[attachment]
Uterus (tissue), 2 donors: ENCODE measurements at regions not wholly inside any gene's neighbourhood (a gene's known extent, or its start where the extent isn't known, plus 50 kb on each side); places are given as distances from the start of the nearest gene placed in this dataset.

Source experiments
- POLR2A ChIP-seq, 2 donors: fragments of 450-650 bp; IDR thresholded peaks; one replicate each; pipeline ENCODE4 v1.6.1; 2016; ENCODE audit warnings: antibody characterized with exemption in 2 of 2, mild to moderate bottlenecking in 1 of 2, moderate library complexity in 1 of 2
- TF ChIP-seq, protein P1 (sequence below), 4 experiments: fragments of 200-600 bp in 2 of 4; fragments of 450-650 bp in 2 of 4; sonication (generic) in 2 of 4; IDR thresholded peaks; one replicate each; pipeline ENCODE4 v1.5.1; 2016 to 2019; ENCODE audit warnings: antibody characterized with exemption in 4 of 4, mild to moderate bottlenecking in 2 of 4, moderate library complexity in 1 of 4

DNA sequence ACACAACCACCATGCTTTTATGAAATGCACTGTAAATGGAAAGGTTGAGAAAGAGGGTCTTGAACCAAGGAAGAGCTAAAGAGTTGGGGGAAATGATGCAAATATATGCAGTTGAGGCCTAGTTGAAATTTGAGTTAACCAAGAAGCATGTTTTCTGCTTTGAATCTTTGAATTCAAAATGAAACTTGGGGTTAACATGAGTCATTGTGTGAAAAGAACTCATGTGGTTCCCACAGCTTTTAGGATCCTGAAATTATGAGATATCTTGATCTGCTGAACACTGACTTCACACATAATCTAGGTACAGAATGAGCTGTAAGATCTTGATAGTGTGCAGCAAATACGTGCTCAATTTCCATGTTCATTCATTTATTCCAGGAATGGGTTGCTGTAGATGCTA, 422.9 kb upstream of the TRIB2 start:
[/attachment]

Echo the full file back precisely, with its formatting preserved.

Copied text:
Uterus (tissue), 2 donors: ENCODE measurements at regions not wholly inside any gene's neighbourhood (a gene's known extent, or its start where the extent isn't known, plus 50 kb on each side); places are given as distances from the start of the nearest gene placed in this dataset.

Source experiments
- POLR2A ChIP-seq, 2 donors: fragments of 450-650 bp; IDR thresholded peaks; one replicate each; pipeline ENCODE4 v1.6.1; 2016; ENCODE audit warnings: antibody characterized with exemption in 2 of 2, mild to moderate bottlenecking in 1 of 2, moderate library complexity in 1 of 2
- TF ChIP-seq, protein P1 (sequence below), 4 experiments: fragments of 200-600 bp in 2 of 4; fragments of 450-650 bp in 2 of 4; sonication (generic) in 2 of 4; IDR thresholded peaks; one replicate each; pipeline ENCODE4 v1.5.1; 2016 to 2019; ENCODE audit warnings: antibody characterized with exemption in 4 of 4, mild to moderate bottlenecking in 2 of 4, moderate library complexity in 1 of 4

DNA sequence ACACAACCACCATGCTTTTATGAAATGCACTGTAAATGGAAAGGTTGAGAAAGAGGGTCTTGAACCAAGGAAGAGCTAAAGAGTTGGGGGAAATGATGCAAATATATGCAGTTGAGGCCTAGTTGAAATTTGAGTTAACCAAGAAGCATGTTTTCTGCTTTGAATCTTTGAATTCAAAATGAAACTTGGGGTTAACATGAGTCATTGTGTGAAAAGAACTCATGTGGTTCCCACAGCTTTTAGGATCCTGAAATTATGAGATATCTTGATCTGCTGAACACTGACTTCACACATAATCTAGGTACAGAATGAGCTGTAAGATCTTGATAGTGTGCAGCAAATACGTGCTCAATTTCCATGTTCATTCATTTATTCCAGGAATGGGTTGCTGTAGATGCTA, 422.9 kb upstream of the TRIB2 start: